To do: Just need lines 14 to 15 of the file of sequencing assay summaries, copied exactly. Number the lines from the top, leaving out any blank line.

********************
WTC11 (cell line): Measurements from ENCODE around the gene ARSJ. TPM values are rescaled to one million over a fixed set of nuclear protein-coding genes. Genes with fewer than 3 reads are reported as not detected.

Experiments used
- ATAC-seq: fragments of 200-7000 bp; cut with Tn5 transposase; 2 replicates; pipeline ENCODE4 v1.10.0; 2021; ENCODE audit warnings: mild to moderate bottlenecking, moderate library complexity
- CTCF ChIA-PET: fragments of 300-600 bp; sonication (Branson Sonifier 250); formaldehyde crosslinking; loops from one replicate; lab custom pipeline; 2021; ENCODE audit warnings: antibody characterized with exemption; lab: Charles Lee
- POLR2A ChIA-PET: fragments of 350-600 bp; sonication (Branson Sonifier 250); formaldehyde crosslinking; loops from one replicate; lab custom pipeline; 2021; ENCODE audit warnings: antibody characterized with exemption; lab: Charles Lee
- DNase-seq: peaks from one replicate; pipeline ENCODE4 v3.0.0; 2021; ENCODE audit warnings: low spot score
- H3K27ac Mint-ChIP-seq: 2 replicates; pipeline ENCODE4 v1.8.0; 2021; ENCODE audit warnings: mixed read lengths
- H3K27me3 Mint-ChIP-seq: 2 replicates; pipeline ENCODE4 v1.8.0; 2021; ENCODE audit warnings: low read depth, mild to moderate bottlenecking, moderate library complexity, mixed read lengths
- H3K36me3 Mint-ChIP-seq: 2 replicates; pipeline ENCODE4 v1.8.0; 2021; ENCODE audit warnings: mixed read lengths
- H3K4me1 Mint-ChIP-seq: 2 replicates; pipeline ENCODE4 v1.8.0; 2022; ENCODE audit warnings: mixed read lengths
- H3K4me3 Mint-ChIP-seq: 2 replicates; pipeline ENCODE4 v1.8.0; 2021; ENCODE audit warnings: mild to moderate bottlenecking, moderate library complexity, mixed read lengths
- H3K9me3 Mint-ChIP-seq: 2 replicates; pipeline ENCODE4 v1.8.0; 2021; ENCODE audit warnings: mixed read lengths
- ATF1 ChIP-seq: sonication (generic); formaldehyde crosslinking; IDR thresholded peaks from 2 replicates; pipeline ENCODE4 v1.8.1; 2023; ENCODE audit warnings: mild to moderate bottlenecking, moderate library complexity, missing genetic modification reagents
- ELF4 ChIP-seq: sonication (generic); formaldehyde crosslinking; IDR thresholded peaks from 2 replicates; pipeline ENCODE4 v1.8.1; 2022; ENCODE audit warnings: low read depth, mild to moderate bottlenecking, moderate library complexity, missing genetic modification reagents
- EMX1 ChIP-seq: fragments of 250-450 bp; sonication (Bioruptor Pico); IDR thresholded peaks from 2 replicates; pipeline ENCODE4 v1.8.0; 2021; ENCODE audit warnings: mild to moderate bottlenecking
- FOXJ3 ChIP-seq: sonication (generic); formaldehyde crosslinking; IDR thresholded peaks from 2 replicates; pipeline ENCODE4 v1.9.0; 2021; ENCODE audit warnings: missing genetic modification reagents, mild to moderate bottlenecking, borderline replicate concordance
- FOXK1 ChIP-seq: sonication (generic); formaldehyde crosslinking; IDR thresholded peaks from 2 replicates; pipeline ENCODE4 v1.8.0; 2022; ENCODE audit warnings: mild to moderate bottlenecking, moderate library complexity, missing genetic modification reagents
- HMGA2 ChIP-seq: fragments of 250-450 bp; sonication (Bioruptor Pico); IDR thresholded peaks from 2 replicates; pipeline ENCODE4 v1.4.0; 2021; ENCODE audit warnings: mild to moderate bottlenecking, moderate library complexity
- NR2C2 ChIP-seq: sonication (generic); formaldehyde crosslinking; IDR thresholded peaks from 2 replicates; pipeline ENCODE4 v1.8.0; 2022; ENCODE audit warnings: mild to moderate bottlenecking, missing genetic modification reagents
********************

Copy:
- ELF4 ChIP-seq: sonication (generic); formaldehyde crosslinking; IDR thresholded peaks from 2 replicates; pipeline ENCODE4 v1.8.1; 2022; ENCODE audit warnings: low read depth, mild to moderate bottlenecking, moderate library complexity, missing genetic modification reagents
- EMX1 ChIP-seq: fragments of 250-450 bp; sonication (Bioruptor Pico); IDR thresholded peaks from 2 replicates; pipeline ENCODE4 v1.8.0; 2021; ENCODE audit warnings: mild to moderate bottlenecking